Joint Resolve Gets Mosque Open (May 24, 2007)
Ricardo Thomas / The Detroit News
“Although we had some mishaps along the way, I am an optimist,” Imam Steve Elturk says of his work to
open the first mosque in Warren. “I normally tend to kind of put these kinds of things behind me and
concentrate on more positive things.”
WARREN — By dint of persistence by Muslims, activists and clergy of other faiths, the city's
first mosque opens Friday after years of fits and starts.
Leaders for the Islamic Organization of America faced a no vote at their first hearing last year
before the Planning Commission. Some intolerant words were uttered, prompting the U.S.
Department of Justice to send representatives to the next meeting.
Months later, a drunk accosted the leader of the mosque in the parking lot. Then someone
splashed paint on the back wall, in one of a series of recent incidents of vandalism at local
But as local Muslims busy themselves preparing for the opening, they and others say more
Warren residents seem to be coming to an understanding of the Islam in their midst.
"I think that people have a tendency to be somewhat anxious about what they don't know,"
said Joseph Munem, communications director for the city. "And, actually, we have had an
ongoing dialogue about the mosque. Imam Steve Elturk is committed to the notion of educating
non-Muslims about Islam.
"I think that with the incessant media attention to terrorism that people tend to use terrorism
and Islam rather interchangeably, and I think that is creating some of the misunderstanding
here," Munem said. "We support Mr. Elturk's efforts to disabuse people of that notion."
After the first prayers are said in the new mosque on Ryan on Friday — beginning with the call
to prayer at 1:10 p.m. and an open house for the community at 3:30 p.m. — Mayor Mark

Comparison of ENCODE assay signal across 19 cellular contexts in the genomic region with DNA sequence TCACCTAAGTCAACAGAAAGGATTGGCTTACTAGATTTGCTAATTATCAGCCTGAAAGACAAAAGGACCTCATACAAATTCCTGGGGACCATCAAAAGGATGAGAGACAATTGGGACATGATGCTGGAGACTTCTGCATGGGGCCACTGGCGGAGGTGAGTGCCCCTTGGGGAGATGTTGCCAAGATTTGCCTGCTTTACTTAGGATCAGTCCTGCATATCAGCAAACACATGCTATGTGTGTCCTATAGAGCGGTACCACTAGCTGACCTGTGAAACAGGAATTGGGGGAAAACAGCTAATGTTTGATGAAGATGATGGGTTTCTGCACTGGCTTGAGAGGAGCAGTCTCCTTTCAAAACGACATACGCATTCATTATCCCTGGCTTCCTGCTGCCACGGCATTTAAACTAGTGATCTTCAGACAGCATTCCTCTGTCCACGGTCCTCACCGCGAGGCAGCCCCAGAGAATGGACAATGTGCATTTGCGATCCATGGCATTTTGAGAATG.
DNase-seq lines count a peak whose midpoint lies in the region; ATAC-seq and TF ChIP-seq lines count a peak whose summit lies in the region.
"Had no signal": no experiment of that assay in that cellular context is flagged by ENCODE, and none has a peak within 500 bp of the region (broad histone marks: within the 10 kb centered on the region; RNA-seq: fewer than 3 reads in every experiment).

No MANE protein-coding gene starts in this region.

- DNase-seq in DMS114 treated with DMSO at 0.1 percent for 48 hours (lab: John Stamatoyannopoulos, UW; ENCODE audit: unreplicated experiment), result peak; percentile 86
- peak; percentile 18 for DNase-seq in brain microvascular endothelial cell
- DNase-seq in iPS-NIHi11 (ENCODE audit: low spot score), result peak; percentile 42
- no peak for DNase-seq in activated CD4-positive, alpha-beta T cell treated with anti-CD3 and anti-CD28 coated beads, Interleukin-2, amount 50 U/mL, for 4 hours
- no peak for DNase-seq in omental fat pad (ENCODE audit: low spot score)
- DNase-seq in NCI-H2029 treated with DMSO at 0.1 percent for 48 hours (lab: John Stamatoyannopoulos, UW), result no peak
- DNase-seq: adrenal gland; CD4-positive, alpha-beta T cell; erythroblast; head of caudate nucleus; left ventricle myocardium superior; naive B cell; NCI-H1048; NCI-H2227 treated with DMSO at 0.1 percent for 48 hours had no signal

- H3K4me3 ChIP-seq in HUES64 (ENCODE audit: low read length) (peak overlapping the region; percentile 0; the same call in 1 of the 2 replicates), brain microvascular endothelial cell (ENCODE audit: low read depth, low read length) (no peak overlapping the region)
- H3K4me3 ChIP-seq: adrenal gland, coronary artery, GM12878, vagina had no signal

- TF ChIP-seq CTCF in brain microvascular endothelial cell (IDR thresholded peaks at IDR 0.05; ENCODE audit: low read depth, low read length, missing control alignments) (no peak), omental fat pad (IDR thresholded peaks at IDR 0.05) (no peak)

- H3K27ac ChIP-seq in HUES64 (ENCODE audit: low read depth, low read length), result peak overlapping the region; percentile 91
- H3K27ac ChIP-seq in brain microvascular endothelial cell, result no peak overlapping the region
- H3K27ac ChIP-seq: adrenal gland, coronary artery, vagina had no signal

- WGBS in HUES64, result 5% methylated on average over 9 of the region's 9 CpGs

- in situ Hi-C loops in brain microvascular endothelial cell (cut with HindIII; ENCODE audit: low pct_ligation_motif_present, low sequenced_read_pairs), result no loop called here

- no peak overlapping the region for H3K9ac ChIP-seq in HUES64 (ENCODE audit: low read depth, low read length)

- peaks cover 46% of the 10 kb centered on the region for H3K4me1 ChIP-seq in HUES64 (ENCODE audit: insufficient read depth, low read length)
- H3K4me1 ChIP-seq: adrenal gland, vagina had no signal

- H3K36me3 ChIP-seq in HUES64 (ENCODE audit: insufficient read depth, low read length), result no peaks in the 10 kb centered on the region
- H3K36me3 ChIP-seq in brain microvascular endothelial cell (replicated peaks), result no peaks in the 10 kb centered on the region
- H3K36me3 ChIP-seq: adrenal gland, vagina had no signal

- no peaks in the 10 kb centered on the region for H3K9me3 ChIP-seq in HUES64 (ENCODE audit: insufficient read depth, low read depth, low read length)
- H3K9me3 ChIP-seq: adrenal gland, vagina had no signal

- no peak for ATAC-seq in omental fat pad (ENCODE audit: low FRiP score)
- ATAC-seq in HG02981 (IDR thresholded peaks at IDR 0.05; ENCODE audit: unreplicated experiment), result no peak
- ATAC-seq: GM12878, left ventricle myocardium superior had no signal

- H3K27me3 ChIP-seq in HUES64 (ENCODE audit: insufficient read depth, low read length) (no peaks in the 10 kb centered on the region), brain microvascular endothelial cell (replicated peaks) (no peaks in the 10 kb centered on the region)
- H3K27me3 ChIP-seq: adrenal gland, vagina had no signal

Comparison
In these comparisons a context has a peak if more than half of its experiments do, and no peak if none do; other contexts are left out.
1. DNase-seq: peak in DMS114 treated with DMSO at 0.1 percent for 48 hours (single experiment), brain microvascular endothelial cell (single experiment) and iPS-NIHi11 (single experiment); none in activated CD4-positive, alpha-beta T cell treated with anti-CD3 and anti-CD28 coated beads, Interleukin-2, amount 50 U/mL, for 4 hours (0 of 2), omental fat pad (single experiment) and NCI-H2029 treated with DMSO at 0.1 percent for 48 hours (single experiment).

Steenbergh and other dignitaries, including U.S. Sen. Debbie Stabenow, D-Lansing, or
members of her staff, and local residents will attend a grand opening at 5 p.m.
"It's a mosque, and it's in Warren," Art Trinova, a delivery truck driver and former resident of
the city, said as he unloaded fresh loaves of bread at a nearby market one recent morning. "I
guess that concerned some people.
"But something tells me it's going to be professional people, you now? Some engineers from
the (GM) Tech Center and probably a few doctors and pharmacists from around Macomb
County, you know?" Trinova said. "What's the big deal?"
It almost did not happen. But a strong push by local religious leaders, including Muslims,
Christians, Jews, Bahia's, Hindis, Sikhs and others, helped win the day.
"Although we had some mishaps along the way, I am an optimist," said Elturk, who is
originally from Lebanon, although the largest segment of his congregation is of Pakistani
descent. "I normally tend to kind of put these kinds of things behind me and concentrate on
more positive things.
"We are closing an old chapter and, with the grand opening, we are opening a brand-new
chapter and hopefully the relationship between us and the community will build understanding
and trying to learn from one anther rather than having bigotry and hatred," Elturk said.
There are an estimated 125,000 to 250,000 Muslims in Metro Detroit, according to a 2003
study of mosques in the area. Elturk expects to have about 30 to 40 families in his new
congregation, for starters.
For some of the pious of other faiths, the establishment of Islam in America is all a bit
"I think it is certainly a challenge, because it reflects how America is changing," said Steve
Spreitzer, the interfaith coordinator for the Michigan Roundtable for Diversity & Inclusion.
"We in the interfaith movement see Islam as a gift as a blessing and a religion that has a lot to
offer, and it is most profoundly experienced by meeting Muslims."